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HELP FACETS                                               R. Evans, June 1983
                                               Revised by Fran Evelyn, Aug 85

This help file describes the FACETS package, a facility for the semantic
interpretation of sentences for use with LIB GRAMMAR. The package is loaded by
typing LIB FACETS (in addition to LIB GRAMMAR - but the order doesn't matter).
The package allows you to define FACETS of meaning of sentences and phrases,
and is best described by way of an example. Suppose you have the following
simple phrase structure grammar, which you are going to use with LIB GRAMMAR:

    s -> np + vp
    np -> det + noun | det + adj + noun | propn
    vp -> vi | vt + np

    det -> A | AN | THE
    noun -> MAN | WOMAN | BLOCK
    adj -> RED | BLUE | GREEN
    propn -> JOHN | MARY
    vi -> RUNS | SMILES
    vt -> LIKES | TOUCHES

The normal way of coding this grammar for LIB GRAMMAR to use is as follows:

    lib grammar;
    vars grammar, lexicon;

    [   [s [np vp] ]
        [np [det noun] [det adj noun] [propn] ]
        [vp [vi] [vt np] ]
    ] -> grammar;

    [   [det a an the]
        [noun man woman block]
        [adj red blue green]
        [propn john mary]
        [vi runs smiles]
        [vt likes touches]
    ] -> lexicon;

    setup(grammar, lexicon);

Having done this we can ask for syntax trees of sentences and other phrases
(eg noun phrases, transitive verbs etc) to be printed out. Now we add some
semantics - what sort of things would we like to know about various parts of
the sentence? Well, for a start we might want to know what the SUBJECT and
OBJECT (if any) are, and what ACTION the sentence describes. But we might also
want to know things about parts of the sentence - for any noun phrase we could
ask what GENDER it is, and also what COLOUR it is. (More likely we would mean
the gender and colour of the referent of the noun phrase - but this is a
distinction we shall ignore here). In fact there are lots of other things we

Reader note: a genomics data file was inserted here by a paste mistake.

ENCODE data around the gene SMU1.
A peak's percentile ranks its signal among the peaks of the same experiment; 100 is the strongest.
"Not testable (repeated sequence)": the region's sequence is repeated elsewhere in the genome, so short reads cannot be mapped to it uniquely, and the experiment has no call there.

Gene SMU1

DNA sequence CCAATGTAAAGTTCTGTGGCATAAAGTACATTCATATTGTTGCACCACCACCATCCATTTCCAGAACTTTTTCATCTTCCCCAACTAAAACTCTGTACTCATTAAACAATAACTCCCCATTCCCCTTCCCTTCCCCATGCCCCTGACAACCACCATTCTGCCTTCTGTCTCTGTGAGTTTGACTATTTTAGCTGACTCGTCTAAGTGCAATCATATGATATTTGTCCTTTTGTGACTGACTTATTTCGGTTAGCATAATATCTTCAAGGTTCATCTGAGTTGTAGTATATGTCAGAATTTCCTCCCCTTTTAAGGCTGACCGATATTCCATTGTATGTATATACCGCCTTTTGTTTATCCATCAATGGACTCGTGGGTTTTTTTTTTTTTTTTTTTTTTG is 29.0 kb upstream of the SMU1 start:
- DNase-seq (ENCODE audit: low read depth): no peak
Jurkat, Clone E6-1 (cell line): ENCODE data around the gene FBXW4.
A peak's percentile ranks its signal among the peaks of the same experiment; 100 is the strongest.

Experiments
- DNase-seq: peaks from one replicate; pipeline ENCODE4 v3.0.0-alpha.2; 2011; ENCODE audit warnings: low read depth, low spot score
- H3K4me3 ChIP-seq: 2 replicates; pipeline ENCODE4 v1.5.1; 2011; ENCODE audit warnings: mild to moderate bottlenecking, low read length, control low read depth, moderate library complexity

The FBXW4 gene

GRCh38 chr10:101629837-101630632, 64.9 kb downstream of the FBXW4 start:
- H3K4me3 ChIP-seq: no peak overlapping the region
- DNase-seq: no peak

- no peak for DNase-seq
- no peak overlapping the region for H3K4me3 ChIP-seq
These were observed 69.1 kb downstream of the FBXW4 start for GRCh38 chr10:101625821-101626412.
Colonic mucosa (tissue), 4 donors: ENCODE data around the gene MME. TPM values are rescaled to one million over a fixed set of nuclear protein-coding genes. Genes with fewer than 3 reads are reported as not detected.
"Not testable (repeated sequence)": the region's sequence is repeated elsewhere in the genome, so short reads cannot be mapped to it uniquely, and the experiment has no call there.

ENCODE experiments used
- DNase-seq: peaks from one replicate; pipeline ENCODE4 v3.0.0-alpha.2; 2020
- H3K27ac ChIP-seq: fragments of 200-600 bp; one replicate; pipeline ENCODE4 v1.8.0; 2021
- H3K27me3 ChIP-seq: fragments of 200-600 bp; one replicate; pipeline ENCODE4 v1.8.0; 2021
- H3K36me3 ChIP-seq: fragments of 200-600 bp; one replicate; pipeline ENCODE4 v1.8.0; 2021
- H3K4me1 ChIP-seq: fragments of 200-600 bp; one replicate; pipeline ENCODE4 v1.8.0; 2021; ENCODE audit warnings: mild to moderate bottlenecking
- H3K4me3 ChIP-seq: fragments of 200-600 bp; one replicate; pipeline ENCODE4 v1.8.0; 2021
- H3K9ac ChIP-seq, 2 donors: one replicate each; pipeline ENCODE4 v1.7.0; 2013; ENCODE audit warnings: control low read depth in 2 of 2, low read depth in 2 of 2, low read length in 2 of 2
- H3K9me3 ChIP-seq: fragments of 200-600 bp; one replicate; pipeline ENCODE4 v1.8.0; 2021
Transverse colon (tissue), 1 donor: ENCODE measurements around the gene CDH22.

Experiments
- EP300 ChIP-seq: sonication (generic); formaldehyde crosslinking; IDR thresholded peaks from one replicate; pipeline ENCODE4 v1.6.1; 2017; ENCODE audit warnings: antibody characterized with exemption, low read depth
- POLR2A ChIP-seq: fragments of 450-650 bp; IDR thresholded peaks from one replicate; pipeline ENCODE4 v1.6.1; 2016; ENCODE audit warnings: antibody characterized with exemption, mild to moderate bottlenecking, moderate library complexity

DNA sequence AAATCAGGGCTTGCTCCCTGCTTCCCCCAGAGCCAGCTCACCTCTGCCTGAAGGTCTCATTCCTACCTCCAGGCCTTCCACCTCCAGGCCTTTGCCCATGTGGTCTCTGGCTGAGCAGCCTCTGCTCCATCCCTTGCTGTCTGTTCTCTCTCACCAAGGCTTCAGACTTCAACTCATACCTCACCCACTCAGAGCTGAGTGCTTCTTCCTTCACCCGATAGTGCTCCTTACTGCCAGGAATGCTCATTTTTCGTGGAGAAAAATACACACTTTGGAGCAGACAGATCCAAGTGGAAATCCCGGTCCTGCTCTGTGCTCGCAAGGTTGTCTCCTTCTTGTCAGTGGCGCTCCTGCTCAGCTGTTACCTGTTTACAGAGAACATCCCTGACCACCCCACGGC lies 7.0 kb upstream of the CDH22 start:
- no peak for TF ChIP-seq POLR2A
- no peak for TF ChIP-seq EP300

might add - what sort of object a noun phrase is, when the event described
happened, what mood the people in it are in etc etc, but for this example
let's stick to the five given above.

First of all (but after typing LIB FACETS) we tell the system that they are
names of facets. To do this we use the 'facet' statement which is like a
'vars' statement. So we say :

    facet subject, object, action, colour, gender;

NOTE: once a variable name has been used as a facet, it cannot be used as an
ordinary variable as well.

Now we can talk about the facet values of phrases - that is, of subtrees of
the syntax trees produced by LIB GRAMMAR. The simplest thing we can do is
assign and print out values for the facets. So we could say:

    "blue" -> colour(np([the block]));
    colour(np([the block]))=>

If you try this, you will get a mishap message following the second command -
the system seems to have forgotten about your first statement! In fact what
has happened is that LIB FACETS thinks of these two noun phrases as different
objects because they were parsed separately. Every time you parse something
the facet values for it start afresh. If you want it to remember a noun phrase
you must save it in a variable like this :

    vars x;
    np([the block]) -> x;

    "blue" -> colour(x);

That works. Now if you try


you get a mishap message - the same one as before. This is because the system
doesn't know the answer and you haven't specified a way to work it out. So
now let's move on to specifying SEMANTIC RULES.

Think about how you might get the colour of a noun phrase like THE RED BLOCK.
It's pretty easy - you just use the colour specified by the adjective. How
about THE BLOCK WHICH IS RED ? Again, it's the colour of the adjective, but it
will be in a different place in the syntax tree. Clearly, how to find a facet
for a phrase depends on what syntactic structure that phrase has. So the
sensible place to put rules for working out the facet values is with the
syntax rules.

In a moment we shall see how we do this. First of all we have another question
- where does the information come from ultimately? The answer to this is - THE
WORDS THEMSELVES, i.e. the lexicon. So we can begin to get an idea of the way
we construct facets - we specify values for facets for words in the lexicon,
and then with each grammar rule, we specify how to combine the facet values of
the subcategories to get the values for the main category. So we see that we
must add semantic rules, assignments, etc. to each syntactic rule and lexicon

-- ADDING THE SEMANTIC RULES ------------------------------------------------

Before looking at some actual semantic rules, let us see how we specify the
new grammar. The grammar set out below is the same grammar as that given
above, but with a slightly different layout to accomodate the new bits:

    lib grammar;
    lib facets;
    vars grammar, lexicon
    facet colour, gender, action, subject, object;

        [s  [np vp]         semrule ...(pop11 code)... endsemrule